Wlliam Gilmore Simms
The Simms Review (Vol 7: No 2) >> Simms, ''Bill Bauldy,'' and Alligator Horses >> Page 31

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Secondary Scholarship | 1999
Transcription drew over the reptile's back as one does the reins of a bridle" (qtd. in Glasgow 5-
6).
Another folkloric account of the alligators-as-horses legend. which also dates
from the nineteenth century, is an African-American tale of Georgia origin, " Leely
Gal, Buh Alligator an de .lay-Bud." In this obscure dialect anecdote, Leely Gal, who
wants to cross the river to go home but finds no boat available to carry her, discovers
that an alligator will transport her across the river on his back if she promises not to
tell anyone. Yet Jaybird, who knows what Alligator has done, keeps taunting him
with the words, "Yaller-belly Alligator ferry me ober" (Jones 52). Yet the Alligator
cleverly turns the tables on his tormentor and deceives her, pretending to be deaf so
as to lure the bird into coming close enough to land on his nose and consequently be
eaten.
Yet the most popular and frequently reprinted nineteenth-century source of
the folklore on alligators-as-horses is found in the Crockett Almanacs. The Crockett
Almanacs (1835-1856), which were gatherings of oral lore and woodcut illustrations,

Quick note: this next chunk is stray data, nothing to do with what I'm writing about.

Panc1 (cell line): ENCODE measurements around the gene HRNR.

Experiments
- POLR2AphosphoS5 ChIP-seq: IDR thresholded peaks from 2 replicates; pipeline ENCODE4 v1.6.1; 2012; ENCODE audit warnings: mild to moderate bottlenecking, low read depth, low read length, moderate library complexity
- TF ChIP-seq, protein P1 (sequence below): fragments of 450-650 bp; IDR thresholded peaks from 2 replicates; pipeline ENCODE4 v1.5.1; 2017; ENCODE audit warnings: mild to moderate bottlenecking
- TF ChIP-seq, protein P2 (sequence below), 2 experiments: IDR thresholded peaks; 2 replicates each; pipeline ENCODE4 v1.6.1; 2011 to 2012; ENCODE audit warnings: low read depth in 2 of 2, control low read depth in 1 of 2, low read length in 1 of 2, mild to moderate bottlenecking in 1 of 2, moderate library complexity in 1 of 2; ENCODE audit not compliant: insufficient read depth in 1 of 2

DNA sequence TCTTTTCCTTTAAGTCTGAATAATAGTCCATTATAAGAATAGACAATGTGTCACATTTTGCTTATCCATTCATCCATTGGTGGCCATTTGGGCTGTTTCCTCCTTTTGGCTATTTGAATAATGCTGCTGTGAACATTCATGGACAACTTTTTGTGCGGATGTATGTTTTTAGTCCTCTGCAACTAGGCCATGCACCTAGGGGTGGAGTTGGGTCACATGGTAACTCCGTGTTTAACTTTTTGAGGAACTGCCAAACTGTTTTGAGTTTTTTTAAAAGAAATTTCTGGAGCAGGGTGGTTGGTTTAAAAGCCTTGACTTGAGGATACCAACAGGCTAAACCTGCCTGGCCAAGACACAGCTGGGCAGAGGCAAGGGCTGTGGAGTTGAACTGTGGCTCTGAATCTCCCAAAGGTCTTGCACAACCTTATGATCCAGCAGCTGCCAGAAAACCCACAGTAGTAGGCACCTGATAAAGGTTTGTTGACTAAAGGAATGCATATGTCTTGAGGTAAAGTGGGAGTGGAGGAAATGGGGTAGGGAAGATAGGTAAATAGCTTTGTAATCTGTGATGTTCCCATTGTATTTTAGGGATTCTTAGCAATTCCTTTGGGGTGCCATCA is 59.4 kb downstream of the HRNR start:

were published, as Richard Dorson has noted, "first in Nashville, then in New York
and Boston as their fame spread; Philadelphia, Albany, Baltimore, and Louisville
imprints attest their popularity" (iii). Moreover, as Michael G. Lofaro has observed,
the "almanacs were designed as entertainment and meant to appeal to a broad
audience for the widest possible commercial success" (xxxviii). Because of the
widespread popularity of the Crockett Almanacs, then, it seems conceivable that
either Simms or the real-life Major Henry or both of them may have read or heard
some of the alligator-as-horse sketches which they contained. My personal
speculation, based on the manner Simms employs in gently belittling Major Henry's
somewhat inept storytelling ability in the frame to "Bald-Head Bill Bauldy," is that
he may have heard Major Henry, whom he knew personally, visited with in
Spartanburg, served with in the South Carolina Legislature, and felt contempt for
because of differing political views in 1847 (Piacentino 7-10), actually tell a story
obviously derivative in using the kind of alligator-as-horse lore found in some of the
yams in the Crockett Almanacs, all of which appeared in print before Simms wrote
"Bald-Head Bill Bauldy." Simms himself, as we know, was directly familiar with
Southern frontier humor, as Arlin Turner, Edd Winfield Parks, Mary Ann Wimsatt,
and others have noted.3 Drawing on Simms's collective comments drawn from
various reviews of works by William Tappan Thompson, Johnson Jones Hooper,
Thomas Bangs Thorpe, and Augustus Baldwin Longstreet, among others, and on

3 See Turner 143-44; Parks 138, note 26, for references, to Simms's familiarity with
selected Southern frontier humorists; Wimsatt's four pieces of criticism: "Simms and
Southwest Humor" 118-30; "Native Humor in Simms's Fiction and Drama" 158-65;
"The Evolution of Simms's Backwoods Humor" 148-65; and "Frontier Humor and the
"Arkansas Traveler' Motif in Southward Ho!" 147-64; Boyd's "Southwestern Humor in
The Wigwam and the Cabin" 165-78; and Arnold's "Facing the Monster: William
Gilmore Simms and Henry Clay Lewis" 179-91.

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